Cuts must not stop children from learning musical instruments, first minister Nicola Sturgeon has warned. The Royal Conservatoire of Scotland had said that its student population would become less diverse because fewer children are getting the chance to learn an instrument. Speaking at First Minister’s Questions last week, Sturgeon said she shared concerns about local authorities reducing access to instrumental tuition.
Former chief medical officer Sir Harry Burns has said that education reform should not be “pushing nationwide testing”. Sir Harry, now based at the University of Strathclyde, also said that setting and streaming in primaries and secondaries “enshrines disadvantage”. In evidence to the parliamentary inquiry on attainment and poverty, he calls for investment that targets schools in poor neighbourhoods. He adds that “poor educational attainment is an issue for all public services and cannot be solved by schools alone”.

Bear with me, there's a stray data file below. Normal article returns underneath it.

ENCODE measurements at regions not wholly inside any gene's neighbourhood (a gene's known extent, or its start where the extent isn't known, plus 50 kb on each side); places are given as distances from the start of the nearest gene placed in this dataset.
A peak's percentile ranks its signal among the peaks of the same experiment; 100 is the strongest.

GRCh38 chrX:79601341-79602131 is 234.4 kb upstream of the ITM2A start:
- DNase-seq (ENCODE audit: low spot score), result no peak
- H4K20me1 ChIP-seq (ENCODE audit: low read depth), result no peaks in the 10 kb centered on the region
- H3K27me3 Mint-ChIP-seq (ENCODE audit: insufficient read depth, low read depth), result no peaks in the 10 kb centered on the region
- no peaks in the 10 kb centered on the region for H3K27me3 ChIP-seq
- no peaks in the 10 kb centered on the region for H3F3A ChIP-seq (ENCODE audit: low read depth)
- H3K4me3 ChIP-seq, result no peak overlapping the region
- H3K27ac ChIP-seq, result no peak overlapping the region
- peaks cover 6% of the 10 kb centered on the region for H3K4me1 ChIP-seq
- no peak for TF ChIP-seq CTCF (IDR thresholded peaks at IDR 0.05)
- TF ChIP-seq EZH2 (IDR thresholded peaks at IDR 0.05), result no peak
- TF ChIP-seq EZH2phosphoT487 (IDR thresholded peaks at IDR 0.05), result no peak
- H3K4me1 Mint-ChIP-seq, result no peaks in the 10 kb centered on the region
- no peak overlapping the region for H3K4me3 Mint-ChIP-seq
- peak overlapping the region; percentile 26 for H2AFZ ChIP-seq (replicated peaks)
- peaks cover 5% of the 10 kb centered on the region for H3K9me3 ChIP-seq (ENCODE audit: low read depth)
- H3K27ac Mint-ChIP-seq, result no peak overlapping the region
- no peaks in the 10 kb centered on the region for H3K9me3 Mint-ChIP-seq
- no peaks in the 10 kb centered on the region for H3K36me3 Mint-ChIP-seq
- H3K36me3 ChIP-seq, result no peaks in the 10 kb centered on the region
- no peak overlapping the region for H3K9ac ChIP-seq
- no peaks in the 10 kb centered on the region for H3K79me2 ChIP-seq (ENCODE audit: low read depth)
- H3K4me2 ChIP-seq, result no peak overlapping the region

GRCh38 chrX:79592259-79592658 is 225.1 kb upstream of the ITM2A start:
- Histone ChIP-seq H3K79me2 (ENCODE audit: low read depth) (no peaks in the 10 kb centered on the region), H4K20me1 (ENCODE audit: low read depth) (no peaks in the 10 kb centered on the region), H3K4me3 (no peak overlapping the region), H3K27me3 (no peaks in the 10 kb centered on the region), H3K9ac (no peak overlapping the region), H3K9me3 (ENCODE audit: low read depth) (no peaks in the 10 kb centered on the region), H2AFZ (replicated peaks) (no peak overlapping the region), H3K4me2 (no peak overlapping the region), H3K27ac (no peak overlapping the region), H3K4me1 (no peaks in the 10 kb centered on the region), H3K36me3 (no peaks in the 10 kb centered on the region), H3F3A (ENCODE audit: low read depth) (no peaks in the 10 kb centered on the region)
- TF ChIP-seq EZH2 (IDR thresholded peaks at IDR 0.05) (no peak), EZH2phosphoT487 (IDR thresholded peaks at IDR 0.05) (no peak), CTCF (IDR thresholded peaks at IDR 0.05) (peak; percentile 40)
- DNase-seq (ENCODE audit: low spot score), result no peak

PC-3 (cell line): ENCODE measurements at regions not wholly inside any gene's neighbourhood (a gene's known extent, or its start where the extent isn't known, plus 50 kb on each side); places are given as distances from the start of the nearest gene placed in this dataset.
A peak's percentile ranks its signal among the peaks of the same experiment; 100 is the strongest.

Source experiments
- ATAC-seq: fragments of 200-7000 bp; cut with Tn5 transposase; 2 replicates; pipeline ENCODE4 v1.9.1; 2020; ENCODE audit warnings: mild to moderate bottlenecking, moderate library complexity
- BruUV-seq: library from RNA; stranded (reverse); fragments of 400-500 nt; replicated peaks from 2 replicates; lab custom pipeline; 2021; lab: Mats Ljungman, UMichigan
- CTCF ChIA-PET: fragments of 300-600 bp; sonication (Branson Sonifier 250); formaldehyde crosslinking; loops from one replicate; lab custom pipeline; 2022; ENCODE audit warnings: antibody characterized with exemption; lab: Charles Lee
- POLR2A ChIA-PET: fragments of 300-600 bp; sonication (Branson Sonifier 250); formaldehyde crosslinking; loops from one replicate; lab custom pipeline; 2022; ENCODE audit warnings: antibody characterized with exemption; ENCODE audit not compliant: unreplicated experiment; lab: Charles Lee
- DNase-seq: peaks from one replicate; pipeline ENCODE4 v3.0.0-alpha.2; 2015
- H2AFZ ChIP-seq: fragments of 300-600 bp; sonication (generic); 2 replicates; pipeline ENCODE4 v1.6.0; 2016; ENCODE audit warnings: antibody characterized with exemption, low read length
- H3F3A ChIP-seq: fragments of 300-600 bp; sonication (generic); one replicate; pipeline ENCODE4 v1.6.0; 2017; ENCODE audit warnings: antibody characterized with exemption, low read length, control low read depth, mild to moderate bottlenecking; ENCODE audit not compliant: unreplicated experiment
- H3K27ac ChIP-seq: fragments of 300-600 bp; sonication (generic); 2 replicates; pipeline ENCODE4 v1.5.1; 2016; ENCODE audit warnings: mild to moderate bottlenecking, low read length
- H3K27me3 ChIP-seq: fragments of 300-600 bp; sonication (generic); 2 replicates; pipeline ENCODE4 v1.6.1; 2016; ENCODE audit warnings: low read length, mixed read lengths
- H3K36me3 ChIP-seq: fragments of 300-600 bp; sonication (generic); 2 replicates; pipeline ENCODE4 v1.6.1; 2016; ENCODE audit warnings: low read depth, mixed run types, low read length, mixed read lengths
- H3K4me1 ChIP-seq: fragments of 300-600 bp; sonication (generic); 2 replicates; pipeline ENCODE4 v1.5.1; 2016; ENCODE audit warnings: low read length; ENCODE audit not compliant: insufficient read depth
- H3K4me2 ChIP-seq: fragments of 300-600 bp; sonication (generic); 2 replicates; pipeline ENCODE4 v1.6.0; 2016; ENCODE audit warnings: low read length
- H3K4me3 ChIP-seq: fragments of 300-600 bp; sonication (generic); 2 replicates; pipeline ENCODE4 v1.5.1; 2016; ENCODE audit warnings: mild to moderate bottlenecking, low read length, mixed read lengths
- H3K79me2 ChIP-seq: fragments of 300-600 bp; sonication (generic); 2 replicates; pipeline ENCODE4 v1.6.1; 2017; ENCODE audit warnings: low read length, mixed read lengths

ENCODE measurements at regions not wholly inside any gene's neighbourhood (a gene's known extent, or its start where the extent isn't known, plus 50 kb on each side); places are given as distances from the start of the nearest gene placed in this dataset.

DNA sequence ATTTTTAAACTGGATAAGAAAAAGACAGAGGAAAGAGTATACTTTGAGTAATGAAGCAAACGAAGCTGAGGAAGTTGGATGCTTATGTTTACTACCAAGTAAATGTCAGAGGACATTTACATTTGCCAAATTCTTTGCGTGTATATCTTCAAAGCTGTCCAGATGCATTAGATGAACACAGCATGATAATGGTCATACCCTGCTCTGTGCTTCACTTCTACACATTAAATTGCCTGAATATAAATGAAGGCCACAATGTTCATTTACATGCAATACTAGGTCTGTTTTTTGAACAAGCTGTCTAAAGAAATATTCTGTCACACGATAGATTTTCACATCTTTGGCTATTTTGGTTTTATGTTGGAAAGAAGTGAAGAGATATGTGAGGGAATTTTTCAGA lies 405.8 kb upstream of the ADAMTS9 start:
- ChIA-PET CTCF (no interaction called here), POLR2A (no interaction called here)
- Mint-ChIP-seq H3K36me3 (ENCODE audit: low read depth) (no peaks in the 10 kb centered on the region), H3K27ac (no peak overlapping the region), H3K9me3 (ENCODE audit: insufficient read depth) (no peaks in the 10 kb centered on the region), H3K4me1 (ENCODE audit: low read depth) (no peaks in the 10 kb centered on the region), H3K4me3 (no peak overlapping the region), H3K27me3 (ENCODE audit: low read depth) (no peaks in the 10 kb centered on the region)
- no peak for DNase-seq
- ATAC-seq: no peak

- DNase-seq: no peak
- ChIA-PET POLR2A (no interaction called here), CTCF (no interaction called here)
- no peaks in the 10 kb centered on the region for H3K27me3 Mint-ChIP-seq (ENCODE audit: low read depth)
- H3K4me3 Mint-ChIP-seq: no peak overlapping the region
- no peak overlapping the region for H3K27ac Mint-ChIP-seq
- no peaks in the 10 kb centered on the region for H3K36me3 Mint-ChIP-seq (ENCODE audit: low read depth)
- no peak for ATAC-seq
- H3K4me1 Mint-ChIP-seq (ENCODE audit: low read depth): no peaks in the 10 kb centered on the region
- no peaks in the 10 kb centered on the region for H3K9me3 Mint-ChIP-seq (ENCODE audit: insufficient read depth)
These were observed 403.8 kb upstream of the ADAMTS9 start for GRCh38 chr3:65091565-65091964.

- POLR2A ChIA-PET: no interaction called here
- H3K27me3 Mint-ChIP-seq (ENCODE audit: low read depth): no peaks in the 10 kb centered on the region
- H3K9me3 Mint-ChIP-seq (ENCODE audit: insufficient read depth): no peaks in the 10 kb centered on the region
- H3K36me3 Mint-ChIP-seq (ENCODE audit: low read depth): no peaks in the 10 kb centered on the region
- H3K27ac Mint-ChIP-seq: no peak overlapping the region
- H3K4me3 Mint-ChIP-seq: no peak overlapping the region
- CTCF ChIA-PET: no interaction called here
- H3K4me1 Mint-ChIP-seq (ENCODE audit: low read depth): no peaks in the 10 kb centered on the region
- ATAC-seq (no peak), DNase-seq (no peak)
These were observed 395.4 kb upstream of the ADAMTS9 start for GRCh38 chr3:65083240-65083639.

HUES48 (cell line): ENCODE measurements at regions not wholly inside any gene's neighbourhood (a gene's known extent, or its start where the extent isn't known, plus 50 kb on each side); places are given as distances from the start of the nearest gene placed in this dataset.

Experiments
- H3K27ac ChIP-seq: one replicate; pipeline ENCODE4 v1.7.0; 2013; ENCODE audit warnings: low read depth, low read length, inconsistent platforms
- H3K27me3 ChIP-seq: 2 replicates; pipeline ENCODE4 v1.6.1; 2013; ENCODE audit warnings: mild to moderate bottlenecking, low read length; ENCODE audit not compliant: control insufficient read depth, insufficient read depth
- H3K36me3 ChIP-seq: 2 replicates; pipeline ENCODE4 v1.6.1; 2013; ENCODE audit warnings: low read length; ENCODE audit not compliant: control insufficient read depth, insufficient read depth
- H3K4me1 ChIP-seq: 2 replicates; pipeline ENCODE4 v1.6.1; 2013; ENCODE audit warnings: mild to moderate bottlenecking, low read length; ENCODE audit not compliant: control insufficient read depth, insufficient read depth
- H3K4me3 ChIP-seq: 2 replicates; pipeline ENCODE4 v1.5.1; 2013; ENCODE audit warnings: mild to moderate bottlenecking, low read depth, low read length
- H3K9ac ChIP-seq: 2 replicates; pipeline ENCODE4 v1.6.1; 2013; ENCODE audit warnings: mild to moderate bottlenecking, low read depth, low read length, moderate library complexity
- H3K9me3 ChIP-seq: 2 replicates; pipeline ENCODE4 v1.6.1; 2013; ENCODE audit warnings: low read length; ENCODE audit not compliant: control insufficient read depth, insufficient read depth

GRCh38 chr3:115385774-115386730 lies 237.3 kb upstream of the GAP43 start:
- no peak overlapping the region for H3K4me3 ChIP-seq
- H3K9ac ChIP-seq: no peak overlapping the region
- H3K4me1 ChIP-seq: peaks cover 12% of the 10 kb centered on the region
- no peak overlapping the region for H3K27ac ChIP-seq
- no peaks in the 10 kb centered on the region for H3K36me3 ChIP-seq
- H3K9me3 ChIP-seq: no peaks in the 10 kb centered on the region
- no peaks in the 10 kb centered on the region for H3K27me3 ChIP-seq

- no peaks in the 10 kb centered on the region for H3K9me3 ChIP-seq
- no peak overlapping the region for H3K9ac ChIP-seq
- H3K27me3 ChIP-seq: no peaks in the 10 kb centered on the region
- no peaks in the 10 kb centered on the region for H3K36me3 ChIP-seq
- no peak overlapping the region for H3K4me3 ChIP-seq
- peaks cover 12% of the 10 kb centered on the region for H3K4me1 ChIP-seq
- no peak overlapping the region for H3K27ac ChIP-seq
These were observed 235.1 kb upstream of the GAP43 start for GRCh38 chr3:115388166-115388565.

Some Scottish pupils have never seen the sea or been to a farm, Nancy Clunie, head of Glasgow’s Dalmarnock Primary, has told the Scottish Parliament’s Education and Skills Committee. Meanwhile, University of Strathclyde literacy expert Sue Ellis has warned that some children do not know what a picnic is, to underline that schools should be wary of making assumptions about children’s experiences.
The Scottish Children’s Services Coalition has called on the government to review how local authorities support children with complex needs. It spoke out after statistics showed a decline in children with additional support needs – such as autism, dyslexia and ADHD – who receive a co-ordinated support plan (CSP).